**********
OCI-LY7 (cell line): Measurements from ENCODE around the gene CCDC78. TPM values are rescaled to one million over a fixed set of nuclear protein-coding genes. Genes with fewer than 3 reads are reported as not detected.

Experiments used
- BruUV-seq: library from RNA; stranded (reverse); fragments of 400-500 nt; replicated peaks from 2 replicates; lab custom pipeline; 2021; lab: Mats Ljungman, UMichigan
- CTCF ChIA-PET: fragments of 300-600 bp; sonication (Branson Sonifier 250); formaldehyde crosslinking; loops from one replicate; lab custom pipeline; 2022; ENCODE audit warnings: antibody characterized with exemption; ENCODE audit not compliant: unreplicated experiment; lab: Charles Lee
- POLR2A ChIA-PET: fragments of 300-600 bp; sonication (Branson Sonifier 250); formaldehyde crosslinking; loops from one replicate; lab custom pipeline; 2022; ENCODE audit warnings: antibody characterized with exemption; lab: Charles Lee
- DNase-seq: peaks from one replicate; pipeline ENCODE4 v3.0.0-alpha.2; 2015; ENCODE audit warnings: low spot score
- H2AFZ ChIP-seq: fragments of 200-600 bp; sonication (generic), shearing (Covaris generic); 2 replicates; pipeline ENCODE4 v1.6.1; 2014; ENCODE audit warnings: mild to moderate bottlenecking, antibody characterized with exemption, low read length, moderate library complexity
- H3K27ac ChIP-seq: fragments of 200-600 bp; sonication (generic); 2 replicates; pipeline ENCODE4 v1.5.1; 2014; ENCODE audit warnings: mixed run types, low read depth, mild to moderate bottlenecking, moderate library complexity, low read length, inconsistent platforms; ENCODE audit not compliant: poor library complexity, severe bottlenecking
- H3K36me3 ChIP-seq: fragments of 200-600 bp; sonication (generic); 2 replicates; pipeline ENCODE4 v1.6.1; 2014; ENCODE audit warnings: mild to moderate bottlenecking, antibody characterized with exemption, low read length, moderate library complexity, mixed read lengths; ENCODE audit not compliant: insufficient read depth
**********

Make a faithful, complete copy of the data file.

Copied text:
OCI-LY7 (cell line): Measurements from ENCODE around the gene CCDC78. TPM values are rescaled to one million over a fixed set of nuclear protein-coding genes. Genes with fewer than 3 reads are reported as not detected.

Experiments used
- BruUV-seq: library from RNA; stranded (reverse); fragments of 400-500 nt; replicated peaks from 2 replicates; lab custom pipeline; 2021; lab: Mats Ljungman, UMichigan
- CTCF ChIA-PET: fragments of 300-600 bp; sonication (Branson Sonifier 250); formaldehyde crosslinking; loops from one replicate; lab custom pipeline; 2022; ENCODE audit warnings: antibody characterized with exemption; ENCODE audit not compliant: unreplicated experiment; lab: Charles Lee
- POLR2A ChIA-PET: fragments of 300-600 bp; sonication (Branson Sonifier 250); formaldehyde crosslinking; loops from one replicate; lab custom pipeline; 2022; ENCODE audit warnings: antibody characterized with exemption; lab: Charles Lee
- DNase-seq: peaks from one replicate; pipeline ENCODE4 v3.0.0-alpha.2; 2015; ENCODE audit warnings: low spot score
- H2AFZ ChIP-seq: fragments of 200-600 bp; sonication (generic), shearing (Covaris generic); 2 replicates; pipeline ENCODE4 v1.6.1; 2014; ENCODE audit warnings: mild to moderate bottlenecking, antibody characterized with exemption, low read length, moderate library complexity
- H3K27ac ChIP-seq: fragments of 200-600 bp; sonication (generic); 2 replicates; pipeline ENCODE4 v1.5.1; 2014; ENCODE audit warnings: mixed run types, low read depth, mild to moderate bottlenecking, moderate library complexity, low read length, inconsistent platforms; ENCODE audit not compliant: poor library complexity, severe bottlenecking
- H3K36me3 ChIP-seq: fragments of 200-600 bp; sonication (generic); 2 replicates; pipeline ENCODE4 v1.6.1; 2014; ENCODE audit warnings: mild to moderate bottlenecking, antibody characterized with exemption, low read length, moderate library complexity, mixed read lengths; ENCODE audit not compliant: insufficient read depth